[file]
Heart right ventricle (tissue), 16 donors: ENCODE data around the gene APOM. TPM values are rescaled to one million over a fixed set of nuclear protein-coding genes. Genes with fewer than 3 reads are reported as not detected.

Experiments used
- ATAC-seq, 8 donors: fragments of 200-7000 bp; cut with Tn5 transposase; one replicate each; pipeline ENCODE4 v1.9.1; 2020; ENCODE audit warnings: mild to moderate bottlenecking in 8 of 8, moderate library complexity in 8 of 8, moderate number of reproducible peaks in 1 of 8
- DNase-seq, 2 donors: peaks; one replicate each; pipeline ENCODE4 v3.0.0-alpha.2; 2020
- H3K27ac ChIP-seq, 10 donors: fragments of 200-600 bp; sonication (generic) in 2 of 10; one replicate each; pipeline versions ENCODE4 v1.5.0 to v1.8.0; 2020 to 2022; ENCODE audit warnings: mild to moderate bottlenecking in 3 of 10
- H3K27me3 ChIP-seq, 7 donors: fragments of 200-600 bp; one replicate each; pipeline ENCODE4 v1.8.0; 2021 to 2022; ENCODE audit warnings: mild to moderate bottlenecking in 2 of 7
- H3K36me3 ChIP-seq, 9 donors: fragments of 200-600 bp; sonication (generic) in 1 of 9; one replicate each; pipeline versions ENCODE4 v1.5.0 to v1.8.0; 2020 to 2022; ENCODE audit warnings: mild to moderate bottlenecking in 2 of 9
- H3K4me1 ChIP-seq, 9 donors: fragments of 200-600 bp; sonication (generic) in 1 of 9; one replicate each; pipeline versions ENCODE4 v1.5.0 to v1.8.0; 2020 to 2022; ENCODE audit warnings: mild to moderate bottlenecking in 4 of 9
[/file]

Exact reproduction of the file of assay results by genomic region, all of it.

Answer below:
Heart right ventricle (tissue), 16 donors: ENCODE data around the gene APOM. TPM values are rescaled to one million over a fixed set of nuclear protein-coding genes. Genes with fewer than 3 reads are reported as not detected.

Experiments used
- ATAC-seq, 8 donors: fragments of 200-7000 bp; cut with Tn5 transposase; one replicate each; pipeline ENCODE4 v1.9.1; 2020; ENCODE audit warnings: mild to moderate bottlenecking in 8 of 8, moderate library complexity in 8 of 8, moderate number of reproducible peaks in 1 of 8
- DNase-seq, 2 donors: peaks; one replicate each; pipeline ENCODE4 v3.0.0-alpha.2; 2020
- H3K27ac ChIP-seq, 10 donors: fragments of 200-600 bp; sonication (generic) in 2 of 10; one replicate each; pipeline versions ENCODE4 v1.5.0 to v1.8.0; 2020 to 2022; ENCODE audit warnings: mild to moderate bottlenecking in 3 of 10
- H3K27me3 ChIP-seq, 7 donors: fragments of 200-600 bp; one replicate each; pipeline ENCODE4 v1.8.0; 2021 to 2022; ENCODE audit warnings: mild to moderate bottlenecking in 2 of 7
- H3K36me3 ChIP-seq, 9 donors: fragments of 200-600 bp; sonication (generic) in 1 of 9; one replicate each; pipeline versions ENCODE4 v1.5.0 to v1.8.0; 2020 to 2022; ENCODE audit warnings: mild to moderate bottlenecking in 2 of 9
- H3K4me1 ChIP-seq, 9 donors: fragments of 200-600 bp; sonication (generic) in 1 of 9; one replicate each; pipeline versions ENCODE4 v1.5.0 to v1.8.0; 2020 to 2022; ENCODE audit warnings: mild to moderate bottlenecking in 4 of 9